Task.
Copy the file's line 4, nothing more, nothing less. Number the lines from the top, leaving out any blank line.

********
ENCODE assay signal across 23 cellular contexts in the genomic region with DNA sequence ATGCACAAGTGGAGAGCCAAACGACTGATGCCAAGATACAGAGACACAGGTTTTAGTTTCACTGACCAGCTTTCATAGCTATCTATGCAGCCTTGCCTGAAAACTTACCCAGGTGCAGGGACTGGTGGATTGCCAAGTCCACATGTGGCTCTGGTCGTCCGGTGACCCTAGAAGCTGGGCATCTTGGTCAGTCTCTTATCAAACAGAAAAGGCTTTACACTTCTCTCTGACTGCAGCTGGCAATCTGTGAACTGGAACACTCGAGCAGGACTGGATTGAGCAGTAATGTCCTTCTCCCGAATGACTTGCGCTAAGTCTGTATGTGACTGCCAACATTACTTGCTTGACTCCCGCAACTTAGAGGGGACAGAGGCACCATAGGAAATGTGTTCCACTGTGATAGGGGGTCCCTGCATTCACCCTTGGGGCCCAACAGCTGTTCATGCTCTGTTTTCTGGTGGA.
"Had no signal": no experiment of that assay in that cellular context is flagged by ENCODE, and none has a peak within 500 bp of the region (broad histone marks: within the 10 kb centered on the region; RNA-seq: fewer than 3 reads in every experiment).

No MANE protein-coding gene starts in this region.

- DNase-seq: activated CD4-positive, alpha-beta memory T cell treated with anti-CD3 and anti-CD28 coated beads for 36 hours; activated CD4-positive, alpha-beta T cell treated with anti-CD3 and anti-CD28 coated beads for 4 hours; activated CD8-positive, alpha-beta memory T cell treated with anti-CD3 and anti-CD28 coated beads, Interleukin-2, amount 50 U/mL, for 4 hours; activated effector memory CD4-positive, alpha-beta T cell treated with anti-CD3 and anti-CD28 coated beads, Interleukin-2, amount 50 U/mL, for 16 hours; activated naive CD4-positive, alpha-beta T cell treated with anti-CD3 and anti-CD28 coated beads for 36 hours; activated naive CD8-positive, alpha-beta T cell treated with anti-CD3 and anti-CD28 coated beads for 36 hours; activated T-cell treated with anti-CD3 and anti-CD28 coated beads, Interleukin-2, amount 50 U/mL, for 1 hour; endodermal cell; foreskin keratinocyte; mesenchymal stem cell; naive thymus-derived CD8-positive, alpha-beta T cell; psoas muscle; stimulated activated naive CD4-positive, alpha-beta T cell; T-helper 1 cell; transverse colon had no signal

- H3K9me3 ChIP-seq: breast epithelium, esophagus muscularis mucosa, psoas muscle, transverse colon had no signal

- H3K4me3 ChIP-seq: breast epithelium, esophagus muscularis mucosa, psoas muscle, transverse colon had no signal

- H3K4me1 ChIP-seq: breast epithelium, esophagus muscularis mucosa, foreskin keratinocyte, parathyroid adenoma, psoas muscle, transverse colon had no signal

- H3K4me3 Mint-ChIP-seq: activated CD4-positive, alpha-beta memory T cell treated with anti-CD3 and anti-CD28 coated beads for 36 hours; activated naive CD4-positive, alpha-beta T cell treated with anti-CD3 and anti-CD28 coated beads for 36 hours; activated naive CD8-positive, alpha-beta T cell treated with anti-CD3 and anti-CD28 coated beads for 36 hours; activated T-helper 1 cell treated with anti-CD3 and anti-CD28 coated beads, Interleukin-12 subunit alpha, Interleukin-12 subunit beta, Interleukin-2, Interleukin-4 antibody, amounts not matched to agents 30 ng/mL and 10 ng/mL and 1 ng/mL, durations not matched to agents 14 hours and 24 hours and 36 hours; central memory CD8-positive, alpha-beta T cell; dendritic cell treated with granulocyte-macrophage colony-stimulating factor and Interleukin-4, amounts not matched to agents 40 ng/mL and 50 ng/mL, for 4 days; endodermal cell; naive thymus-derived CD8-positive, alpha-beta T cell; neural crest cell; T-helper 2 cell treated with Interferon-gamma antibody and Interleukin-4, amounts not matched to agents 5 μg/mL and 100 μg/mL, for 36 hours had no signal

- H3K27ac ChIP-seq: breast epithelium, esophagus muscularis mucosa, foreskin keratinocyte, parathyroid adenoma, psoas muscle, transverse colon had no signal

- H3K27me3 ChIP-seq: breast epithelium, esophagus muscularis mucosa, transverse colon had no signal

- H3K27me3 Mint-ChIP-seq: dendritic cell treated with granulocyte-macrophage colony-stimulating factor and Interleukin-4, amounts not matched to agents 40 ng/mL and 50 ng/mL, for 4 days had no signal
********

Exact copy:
- DNase-seq: activated CD4-positive, alpha-beta memory T cell treated with anti-CD3 and anti-CD28 coated beads for 36 hours; activated CD4-positive, alpha-beta T cell treated with anti-CD3 and anti-CD28 coated beads for 4 hours; activated CD8-positive, alpha-beta memory T cell treated with anti-CD3 and anti-CD28 coated beads, Interleukin-2, amount 50 U/mL, for 4 hours; activated effector memory CD4-positive, alpha-beta T cell treated with anti-CD3 and anti-CD28 coated beads, Interleukin-2, amount 50 U/mL, for 16 hours; activated naive CD4-positive, alpha-beta T cell treated with anti-CD3 and anti-CD28 coated beads for 36 hours; activated naive CD8-positive, alpha-beta T cell treated with anti-CD3 and anti-CD28 coated beads for 36 hours; activated T-cell treated with anti-CD3 and anti-CD28 coated beads, Interleukin-2, amount 50 U/mL, for 1 hour; endodermal cell; foreskin keratinocyte; mesenchymal stem cell; naive thymus-derived CD8-positive, alpha-beta T cell; psoas muscle; stimulated activated naive CD4-positive, alpha-beta T cell; T-helper 1 cell; transverse colon had no signal